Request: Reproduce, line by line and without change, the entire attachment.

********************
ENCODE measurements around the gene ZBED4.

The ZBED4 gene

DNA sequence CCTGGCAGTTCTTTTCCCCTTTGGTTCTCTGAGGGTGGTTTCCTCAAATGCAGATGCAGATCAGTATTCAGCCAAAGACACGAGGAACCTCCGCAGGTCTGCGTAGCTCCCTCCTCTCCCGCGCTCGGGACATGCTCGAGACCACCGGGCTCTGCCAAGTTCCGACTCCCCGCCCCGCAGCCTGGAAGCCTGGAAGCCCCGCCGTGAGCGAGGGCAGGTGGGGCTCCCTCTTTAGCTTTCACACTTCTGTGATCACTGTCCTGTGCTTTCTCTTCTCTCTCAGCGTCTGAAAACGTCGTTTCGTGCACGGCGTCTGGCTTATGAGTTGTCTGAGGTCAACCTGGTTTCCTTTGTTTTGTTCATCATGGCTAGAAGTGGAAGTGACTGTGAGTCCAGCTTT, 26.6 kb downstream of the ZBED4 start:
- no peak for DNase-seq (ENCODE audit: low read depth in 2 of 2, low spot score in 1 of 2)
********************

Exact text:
ENCODE measurements around the gene ZBED4.

The ZBED4 gene

DNA sequence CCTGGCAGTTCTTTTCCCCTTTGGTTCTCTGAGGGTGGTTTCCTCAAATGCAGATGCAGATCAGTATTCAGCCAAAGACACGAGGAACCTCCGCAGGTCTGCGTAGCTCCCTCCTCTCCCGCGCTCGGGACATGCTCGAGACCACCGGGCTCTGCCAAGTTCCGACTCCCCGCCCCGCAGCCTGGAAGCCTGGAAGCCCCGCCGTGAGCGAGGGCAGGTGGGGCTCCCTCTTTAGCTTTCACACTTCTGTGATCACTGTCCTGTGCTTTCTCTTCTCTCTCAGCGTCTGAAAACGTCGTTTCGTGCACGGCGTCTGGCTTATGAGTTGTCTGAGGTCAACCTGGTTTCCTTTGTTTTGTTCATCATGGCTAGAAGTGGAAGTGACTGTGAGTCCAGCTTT, 26.6 kb downstream of the ZBED4 start:
- no peak for DNase-seq (ENCODE audit: low read depth in 2 of 2, low spot score in 1 of 2)